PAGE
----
Friday, October 26, 2007

i heart rock and roll.

i started the night as a couch potato, and ended it as a drop kick queen. my thanks to The Dudes and a good friend who saw my potential as more than a motionless television-watching vegetable.

a concert-esque pub-crawl started the evening’s musical journey at mavericks for some harmless pop punk. we were supporting friends and the local scene, sort person, not financially. i smudged some eyeliner along my wrist to mimic the entry stamp and made a noteworthy stealth entrance. while i was nowhere near the right frame of mind to enjoy three chord progressions to the extent of the crowd around me, i couldn’t help but appreciate the energy of the bands on stage.

ducking out after two half-sets, we headed to stop number two. i believed our mission entailed solely a post-concert social visit. however, to our surprise, Jet Planes of Abraham were just finishing up their set, meaning we were just in time to catch The Dudes. i would like to take this opportunity to note: i fully condone any/all support and concert attendance of Jet Planes. I had the opportunity to see them play a show last week with Do Make Say Think that was auditory heaven.

back to The Dudes, who are The Dudes? they are one of few bands i am willing to classify as legitimate rock and roll. without delving too deep into debates of genre, i will say their live show was energetic. (btw. according to Microsoft Word, full of beans is a synonym for energetic…) their sound was impeccable, and the crowd loved every minute of it. they were tight. the kind of band you can tell has been playing with each other long enough to sound like gold, but not long enough that they don’t care anymore. mostly playing upbeat and danceable tracks, even slower songs like Don’t Talk came across louder and heavier. i was standing rather close to the speakers, so that statement is relative. nonetheless, their recorded sound definitely translated into a kicking live show. the combination of witty lyrics and defined sound made every song stand on it’s own.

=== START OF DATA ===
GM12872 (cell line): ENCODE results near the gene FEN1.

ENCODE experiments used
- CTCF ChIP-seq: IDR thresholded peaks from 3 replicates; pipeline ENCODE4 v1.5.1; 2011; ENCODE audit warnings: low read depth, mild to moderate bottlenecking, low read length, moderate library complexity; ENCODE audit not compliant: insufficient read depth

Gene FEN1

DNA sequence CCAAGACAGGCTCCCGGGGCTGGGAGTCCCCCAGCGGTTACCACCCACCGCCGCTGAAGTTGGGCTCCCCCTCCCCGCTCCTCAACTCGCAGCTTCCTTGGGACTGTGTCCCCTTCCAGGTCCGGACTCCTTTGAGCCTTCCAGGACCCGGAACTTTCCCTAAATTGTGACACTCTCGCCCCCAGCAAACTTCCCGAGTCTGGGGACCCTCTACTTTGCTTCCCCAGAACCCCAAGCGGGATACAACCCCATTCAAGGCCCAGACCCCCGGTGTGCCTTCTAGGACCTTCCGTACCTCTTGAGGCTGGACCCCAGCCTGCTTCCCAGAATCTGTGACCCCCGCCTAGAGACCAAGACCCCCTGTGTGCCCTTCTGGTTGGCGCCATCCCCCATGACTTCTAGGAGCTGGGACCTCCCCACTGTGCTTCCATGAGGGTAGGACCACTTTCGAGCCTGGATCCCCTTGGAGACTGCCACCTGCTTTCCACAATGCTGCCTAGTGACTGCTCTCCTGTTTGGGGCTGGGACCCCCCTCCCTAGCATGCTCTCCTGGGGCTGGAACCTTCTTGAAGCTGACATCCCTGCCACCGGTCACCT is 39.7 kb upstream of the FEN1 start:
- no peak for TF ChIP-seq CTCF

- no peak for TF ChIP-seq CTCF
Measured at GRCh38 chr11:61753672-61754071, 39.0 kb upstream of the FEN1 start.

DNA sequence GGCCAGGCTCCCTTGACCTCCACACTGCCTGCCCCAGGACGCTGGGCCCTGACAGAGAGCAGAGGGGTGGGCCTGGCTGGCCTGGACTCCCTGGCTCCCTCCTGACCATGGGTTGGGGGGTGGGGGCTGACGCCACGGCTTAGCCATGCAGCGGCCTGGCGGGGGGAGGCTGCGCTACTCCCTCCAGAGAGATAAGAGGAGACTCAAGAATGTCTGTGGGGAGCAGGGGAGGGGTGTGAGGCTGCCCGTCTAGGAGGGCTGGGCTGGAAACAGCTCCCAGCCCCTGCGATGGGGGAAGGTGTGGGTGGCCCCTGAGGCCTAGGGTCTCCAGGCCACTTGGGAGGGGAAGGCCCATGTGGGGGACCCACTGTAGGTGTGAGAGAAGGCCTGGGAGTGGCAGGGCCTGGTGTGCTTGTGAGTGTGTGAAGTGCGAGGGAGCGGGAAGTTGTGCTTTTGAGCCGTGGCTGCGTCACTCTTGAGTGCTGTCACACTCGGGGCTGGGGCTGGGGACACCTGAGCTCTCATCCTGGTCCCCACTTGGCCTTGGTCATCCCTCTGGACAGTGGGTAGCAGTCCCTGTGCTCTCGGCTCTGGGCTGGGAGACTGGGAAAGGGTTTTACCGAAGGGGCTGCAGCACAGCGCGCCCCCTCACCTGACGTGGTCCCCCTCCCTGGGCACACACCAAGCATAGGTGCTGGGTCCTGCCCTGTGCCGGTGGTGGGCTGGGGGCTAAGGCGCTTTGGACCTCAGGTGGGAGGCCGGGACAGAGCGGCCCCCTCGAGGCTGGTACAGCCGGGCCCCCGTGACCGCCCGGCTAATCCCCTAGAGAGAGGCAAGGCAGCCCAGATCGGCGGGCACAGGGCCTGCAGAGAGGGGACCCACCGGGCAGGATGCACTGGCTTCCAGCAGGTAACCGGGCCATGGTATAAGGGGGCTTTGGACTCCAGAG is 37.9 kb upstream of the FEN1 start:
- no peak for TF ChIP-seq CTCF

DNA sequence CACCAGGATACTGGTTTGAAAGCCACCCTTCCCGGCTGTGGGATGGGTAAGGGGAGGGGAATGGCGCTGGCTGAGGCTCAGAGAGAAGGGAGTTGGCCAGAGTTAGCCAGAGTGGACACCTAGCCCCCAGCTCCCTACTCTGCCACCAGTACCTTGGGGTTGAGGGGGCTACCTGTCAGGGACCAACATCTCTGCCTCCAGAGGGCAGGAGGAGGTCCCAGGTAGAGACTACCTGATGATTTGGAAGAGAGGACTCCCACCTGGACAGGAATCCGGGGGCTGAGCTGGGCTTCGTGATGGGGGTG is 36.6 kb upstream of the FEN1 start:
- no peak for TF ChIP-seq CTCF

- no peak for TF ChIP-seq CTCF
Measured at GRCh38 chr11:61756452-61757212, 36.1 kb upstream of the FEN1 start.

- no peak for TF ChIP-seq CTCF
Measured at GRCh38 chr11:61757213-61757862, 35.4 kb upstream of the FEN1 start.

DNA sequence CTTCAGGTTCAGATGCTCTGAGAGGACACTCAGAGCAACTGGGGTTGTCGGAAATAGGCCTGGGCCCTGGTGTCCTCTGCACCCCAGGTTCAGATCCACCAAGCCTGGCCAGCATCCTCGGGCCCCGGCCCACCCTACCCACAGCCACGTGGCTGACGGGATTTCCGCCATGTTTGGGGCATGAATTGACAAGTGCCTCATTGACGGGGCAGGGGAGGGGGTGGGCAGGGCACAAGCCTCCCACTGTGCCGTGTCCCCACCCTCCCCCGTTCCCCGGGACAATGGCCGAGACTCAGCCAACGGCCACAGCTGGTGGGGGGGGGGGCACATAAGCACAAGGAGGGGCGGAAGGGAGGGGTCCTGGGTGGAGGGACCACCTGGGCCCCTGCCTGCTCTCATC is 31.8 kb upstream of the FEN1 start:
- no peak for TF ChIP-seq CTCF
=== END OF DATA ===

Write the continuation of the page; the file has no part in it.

the interaction between crowd and band culminated during the encore. covering the legendary Bob Dylan is not an easy feat, but they covered I Shall Be Released and well. The Dudes invited lyric-knowing audience members to join them on stage for the song. two souls were brave enough to step up. the rest of the audience danced, danced and danced, compelling the band to play one last song. all in all, a great show and a great night. i’m glad i got up off the couch.

so said The Dudes,

i heart rock and roll.
(reprinted with permission of author. originally posted on The Snob Machine.)

Wednesday, October 24, 2007

for the love of mix, long live the demo.

b-sides and demo’s, beginnings and maps of the creative process involved in producing an album. perhaps more…they are an auditory glimpse behind the studio door, into the unmixed talents of artists we love…or hate. but the ability of a band to produce demo tracks that warrant listening and loving on their own merit speaks volumes about the talent who created them. this is a trend that i hope more artists start setting: it not only attests to a band’s ability, it is an invaluable marketing tool.

fans of Brand New were tided over between their three year album hiatus with 9 leaked demo tracks. those demos became an album of their own for me, and remain still. the changes that accompanied demo 8’s transition into sowing season morphed the same chords and words into something different but equally enjoyable. i listen to and love both. the most defining aspect of these tracks as a collective stems from the decision of the BN boys not to mix all of them into the final release; unintentionally solidifying them into an unofficial, technically unreleased lp. yesterday, one of those unmixed and unreleased demos made the leap into production. (fork and knife), otherwise known as demo 7 or The Piano Song, underwent some lyric changes, and the addition of a stellar bridge. it’s different, produced, enjoyable. keeping the melodic piano progressions and hint of hollow drums, the mix gives the track more depth. the clarified vocals give the lyrics more meaning and the song more balance.

another demo-friendly band is Jimmy Eat World. they released a dual disc of both the mixed and demo versions on their last studio album Futures. prior to the release of their new album Chase This Light, i was privy to a demo version. while the album is not Clarity, and i’m starting to believe none of their albums ever will be, there are some very addictive tracks, some extremely radio friendly ones, and one or two hidden gems. an instrumental demo titled Gotta Be Somebody’s Blues was definitely one of those gems. i had hoped it would remain instrumental, however it was given a voice in the end. to my surprise, the vocal additions actually made the track more epic. i have room in my heart for two versions, and am glad i had the opportunity to hear both.

i love the mix, but long live the demo.

(reposted with permission of author. originally posted on The Snob Machine.)